If governments are serious about combatting obesity - which has almost doubled worldwide in 30 years - they should encourage land developers to provide neighbourhoods with high quality green spaces as well as access to a mix of service and convenience goods and public transport.
This is the message from researchers at The University of Western Australia who investigated the influence of the neighbourhood environment for more than 10,000 people taking part in the Western Australian Health and Wellbeing Survey.
The study, published in Environmental Health, was the first in the world to examine the relationship between people's weight across different stages of adulthood and neighbourhood greenness.
One of the researchers, Assistant Professor Hayley Christian from UWA's Centre for the Built Environment and Health, said with obesity affecting14 per cent of women and 10 per cent of men, it was a public health priority.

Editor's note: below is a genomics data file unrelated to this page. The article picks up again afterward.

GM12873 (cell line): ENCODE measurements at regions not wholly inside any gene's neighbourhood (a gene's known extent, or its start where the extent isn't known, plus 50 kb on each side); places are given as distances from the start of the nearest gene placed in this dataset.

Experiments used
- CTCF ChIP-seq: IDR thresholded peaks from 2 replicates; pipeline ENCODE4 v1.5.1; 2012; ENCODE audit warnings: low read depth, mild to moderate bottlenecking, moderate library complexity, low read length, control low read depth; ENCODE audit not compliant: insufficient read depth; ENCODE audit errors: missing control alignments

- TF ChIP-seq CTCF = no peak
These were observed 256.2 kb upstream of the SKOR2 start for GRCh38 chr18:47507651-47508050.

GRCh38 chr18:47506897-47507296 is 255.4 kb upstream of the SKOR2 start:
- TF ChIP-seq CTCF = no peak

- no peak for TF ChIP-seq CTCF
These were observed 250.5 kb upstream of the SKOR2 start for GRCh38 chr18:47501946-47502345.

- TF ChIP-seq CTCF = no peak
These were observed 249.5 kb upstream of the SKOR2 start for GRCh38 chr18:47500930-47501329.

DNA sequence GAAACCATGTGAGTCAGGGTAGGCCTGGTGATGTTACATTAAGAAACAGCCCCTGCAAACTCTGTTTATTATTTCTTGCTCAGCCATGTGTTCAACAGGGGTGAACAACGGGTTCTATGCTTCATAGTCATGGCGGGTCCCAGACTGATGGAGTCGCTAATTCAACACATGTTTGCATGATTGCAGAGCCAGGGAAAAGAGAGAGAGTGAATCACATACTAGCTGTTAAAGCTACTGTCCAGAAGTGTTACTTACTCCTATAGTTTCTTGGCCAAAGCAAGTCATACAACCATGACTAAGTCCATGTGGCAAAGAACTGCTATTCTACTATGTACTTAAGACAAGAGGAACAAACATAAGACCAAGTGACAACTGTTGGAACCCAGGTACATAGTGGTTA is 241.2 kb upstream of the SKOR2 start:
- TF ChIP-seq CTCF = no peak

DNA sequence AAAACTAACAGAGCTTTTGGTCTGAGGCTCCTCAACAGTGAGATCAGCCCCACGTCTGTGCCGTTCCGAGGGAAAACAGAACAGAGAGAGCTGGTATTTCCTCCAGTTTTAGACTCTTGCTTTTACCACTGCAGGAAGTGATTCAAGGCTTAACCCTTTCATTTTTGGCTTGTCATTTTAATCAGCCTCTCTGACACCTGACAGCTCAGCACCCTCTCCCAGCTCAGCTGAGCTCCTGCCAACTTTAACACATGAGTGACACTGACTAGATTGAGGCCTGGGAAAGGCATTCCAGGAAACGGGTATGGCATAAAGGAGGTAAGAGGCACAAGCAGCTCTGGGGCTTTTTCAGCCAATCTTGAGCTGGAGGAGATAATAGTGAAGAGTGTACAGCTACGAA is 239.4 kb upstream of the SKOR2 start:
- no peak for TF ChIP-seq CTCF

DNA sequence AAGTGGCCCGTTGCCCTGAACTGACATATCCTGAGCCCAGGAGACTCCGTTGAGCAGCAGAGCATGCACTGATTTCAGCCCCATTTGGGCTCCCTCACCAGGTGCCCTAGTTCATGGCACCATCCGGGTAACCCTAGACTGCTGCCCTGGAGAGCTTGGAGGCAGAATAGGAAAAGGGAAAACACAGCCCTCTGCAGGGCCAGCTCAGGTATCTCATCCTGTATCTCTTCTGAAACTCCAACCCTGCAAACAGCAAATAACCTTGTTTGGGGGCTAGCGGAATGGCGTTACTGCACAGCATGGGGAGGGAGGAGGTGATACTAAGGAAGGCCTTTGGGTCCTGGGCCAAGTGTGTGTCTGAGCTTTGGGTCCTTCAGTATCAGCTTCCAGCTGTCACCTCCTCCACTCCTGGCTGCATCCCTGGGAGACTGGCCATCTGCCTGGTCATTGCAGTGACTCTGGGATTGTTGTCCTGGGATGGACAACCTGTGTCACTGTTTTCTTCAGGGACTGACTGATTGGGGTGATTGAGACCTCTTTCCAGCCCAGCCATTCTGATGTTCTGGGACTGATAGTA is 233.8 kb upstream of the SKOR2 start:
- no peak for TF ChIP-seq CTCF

With her team, Assistant Professor Christian measured the greenness of Perth suburbs via Landsat satellite imagery and found obesity levels in people aged from 16 to over 65 were 22 per cent lower in neighbourhoods which were high in greenness, compared to those with less.
"Parks and tree-lined streets are typically representative of green vegetation that might promote physical activity and reduce overweight and obesity," Assistant Professor Christian said. "Neighbourhood attractiveness is consistently associated with increased recreational walking."
"Our findings also showed that a greater variation in neighbourhood greenness was associated with reduced odds of obesity, highlighting that access to neighbourhood destinations such as shops and services and well-connected tree-lined routes to these destinations is important."
"Overweight and obesity are important modifiable risk factors for widespread chronic illnesses such as cardiovascular disease, hypertension and type II diabetes," she said.
Michael Sinclair-Jones (UWA Public Affairs) (+61 8) 6488 3229 / (+61 4) 00 700 783